Likely will be gone by this time next week
Fed Races to Rescue Bear Stearns In Bid to Steady Financial System - WSJ.com:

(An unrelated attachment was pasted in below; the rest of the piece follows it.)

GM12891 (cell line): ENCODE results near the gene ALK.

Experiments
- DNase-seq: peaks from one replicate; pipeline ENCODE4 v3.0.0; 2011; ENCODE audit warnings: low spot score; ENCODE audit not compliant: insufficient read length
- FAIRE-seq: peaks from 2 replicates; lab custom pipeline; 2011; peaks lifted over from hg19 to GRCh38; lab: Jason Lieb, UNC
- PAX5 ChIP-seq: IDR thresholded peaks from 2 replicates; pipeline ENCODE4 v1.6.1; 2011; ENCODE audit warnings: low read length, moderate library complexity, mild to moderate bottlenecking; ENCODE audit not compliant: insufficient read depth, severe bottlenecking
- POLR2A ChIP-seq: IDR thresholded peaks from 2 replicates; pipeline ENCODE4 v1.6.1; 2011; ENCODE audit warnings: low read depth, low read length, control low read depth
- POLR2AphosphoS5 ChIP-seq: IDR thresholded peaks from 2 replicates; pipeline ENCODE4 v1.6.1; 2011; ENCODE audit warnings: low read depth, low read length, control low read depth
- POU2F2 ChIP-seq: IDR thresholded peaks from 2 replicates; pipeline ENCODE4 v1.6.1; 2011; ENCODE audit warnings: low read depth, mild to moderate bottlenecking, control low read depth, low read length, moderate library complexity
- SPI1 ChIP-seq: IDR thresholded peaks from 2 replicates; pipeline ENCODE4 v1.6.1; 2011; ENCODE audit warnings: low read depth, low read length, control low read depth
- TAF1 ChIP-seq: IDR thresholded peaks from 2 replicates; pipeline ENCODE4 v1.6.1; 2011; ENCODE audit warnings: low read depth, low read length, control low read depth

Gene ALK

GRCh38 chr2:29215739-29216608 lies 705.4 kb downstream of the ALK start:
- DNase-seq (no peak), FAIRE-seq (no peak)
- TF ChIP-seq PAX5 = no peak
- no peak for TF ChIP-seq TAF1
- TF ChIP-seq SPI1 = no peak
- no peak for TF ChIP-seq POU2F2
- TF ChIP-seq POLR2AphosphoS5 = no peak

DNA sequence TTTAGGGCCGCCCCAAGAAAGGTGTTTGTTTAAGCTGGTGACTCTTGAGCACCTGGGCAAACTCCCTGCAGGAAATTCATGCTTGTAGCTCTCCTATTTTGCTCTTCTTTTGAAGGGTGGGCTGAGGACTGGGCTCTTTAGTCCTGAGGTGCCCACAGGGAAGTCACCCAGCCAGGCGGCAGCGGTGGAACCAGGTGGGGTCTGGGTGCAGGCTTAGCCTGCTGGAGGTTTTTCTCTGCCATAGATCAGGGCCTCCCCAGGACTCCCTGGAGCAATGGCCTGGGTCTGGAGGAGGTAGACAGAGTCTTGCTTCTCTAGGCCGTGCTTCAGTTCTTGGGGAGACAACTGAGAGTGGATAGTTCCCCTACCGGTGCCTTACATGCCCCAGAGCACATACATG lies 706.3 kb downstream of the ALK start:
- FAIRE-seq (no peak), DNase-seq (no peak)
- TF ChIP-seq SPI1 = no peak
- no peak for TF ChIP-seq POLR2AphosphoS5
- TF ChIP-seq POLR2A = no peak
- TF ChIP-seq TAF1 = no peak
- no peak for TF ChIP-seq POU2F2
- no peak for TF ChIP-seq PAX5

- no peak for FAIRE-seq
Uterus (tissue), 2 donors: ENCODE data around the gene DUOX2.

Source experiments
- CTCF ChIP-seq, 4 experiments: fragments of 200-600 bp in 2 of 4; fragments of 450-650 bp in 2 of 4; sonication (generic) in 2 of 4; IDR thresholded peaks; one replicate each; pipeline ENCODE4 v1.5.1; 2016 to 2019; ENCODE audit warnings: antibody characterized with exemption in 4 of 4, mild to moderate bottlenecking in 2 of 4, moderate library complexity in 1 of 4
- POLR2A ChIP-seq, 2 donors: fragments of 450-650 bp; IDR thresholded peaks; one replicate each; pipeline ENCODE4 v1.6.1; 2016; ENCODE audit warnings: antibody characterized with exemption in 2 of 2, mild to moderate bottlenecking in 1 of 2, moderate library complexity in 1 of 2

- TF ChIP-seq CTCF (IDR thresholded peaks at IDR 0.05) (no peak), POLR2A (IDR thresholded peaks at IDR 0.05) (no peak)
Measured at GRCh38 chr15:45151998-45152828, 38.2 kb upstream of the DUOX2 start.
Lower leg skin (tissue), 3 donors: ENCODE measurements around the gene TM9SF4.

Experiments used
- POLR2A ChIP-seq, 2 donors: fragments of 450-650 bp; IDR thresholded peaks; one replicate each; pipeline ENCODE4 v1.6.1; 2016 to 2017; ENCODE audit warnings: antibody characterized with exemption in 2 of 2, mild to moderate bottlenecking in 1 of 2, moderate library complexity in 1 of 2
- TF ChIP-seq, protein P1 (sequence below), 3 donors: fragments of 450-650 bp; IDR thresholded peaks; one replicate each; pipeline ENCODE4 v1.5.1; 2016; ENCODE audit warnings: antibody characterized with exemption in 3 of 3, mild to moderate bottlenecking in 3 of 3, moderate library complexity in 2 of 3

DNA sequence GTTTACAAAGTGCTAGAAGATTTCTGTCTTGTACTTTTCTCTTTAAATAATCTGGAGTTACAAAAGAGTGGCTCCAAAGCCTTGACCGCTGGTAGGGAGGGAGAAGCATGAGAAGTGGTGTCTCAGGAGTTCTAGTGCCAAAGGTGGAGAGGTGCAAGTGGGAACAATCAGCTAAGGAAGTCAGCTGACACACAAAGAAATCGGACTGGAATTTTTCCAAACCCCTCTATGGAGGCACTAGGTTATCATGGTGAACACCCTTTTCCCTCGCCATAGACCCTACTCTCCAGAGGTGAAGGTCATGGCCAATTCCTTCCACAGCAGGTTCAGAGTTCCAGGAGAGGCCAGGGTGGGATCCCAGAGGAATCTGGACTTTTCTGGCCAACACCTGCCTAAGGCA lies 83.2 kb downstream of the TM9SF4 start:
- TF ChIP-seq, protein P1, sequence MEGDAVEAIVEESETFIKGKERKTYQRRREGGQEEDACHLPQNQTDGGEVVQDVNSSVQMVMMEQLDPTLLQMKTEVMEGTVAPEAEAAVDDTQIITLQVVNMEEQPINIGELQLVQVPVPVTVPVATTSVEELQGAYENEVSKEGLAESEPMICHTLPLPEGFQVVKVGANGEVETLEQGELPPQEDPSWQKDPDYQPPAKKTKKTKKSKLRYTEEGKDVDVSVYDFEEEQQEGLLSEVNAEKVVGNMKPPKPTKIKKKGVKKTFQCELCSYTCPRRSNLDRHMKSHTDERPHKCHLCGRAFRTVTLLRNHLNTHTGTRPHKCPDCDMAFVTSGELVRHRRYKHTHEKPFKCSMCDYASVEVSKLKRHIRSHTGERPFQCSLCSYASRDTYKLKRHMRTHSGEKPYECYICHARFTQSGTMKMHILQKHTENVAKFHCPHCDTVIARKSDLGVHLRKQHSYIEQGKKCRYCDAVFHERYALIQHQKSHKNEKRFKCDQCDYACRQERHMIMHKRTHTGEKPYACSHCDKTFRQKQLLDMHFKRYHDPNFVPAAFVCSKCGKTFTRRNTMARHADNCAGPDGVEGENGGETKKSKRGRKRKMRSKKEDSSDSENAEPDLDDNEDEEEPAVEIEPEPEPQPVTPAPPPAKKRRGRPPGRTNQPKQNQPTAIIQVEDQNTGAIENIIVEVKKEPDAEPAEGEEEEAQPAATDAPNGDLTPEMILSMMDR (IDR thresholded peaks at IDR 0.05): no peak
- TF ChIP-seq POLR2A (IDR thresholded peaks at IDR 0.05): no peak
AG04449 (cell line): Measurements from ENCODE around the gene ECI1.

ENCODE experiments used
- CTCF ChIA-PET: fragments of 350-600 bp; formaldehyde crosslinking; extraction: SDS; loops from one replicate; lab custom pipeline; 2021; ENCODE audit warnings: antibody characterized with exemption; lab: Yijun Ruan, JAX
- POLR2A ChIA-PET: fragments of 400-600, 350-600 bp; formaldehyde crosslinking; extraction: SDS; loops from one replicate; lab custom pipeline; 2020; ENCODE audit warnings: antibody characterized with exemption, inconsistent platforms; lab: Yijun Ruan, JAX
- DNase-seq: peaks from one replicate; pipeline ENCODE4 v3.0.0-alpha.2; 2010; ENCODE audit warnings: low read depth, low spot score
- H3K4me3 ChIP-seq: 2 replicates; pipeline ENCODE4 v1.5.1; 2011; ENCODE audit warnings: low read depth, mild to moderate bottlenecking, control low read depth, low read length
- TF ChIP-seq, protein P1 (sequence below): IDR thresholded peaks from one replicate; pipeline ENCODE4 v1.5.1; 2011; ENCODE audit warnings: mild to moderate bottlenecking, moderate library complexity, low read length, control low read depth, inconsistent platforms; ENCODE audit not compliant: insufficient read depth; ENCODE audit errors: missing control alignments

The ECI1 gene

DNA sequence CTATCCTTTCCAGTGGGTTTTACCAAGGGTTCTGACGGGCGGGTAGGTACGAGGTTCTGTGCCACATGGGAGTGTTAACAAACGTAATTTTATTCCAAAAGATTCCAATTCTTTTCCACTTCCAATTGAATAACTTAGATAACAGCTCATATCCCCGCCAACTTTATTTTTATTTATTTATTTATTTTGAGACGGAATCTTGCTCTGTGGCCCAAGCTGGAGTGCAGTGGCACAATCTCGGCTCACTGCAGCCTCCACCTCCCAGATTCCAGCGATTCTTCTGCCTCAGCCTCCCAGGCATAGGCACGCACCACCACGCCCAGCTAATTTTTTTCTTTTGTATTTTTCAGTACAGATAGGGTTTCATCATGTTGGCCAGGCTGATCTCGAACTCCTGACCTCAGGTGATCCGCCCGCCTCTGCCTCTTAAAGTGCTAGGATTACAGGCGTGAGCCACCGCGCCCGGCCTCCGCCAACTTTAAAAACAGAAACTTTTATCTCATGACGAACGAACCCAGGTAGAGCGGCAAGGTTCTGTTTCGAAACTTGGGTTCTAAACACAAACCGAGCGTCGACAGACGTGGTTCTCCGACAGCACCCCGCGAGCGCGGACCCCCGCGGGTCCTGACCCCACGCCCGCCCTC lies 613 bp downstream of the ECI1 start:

"Bear, although not one of the giants of Wall Street, long had a reputation as one of the most astute risk managers. It has a large mortgage business, but its mix of other businesses is less diverse than those of investment-banking rivals. That profile hurt Bear when the subprime-mortgage problems developed last spring. Two of Bear's mortgage-related hedge funds collapsed in July, costing investors more than $1 billion and worsening the credit crunch then developing. Longtime CEO James Cayne, who was seen by some investors as too hands-off when the mortgage mess unfolded, stepped down in January, though he remained chairman. His successor, Mr. Schwartz, has been trying to rally Bear. But another downturn in the credit markets in the past couple of weeks fed nagging fears that Bear wasn't financially strong enough. Word began to spread among fixed-income traders nine days ago that European banks had stopped trading with Bear. Some U.S. fixed-income and stock traders began doing the same on Monday, pulling their cash from Bear for fear it could get locked up if there was a bankruptcy. That development put firms that still wanted to do business with Bear in a tough position: If Bear did fail, they would have to explain to their clients why they ignored the rumors. On Tuesday, a major asset-management company stopped trading with Bear."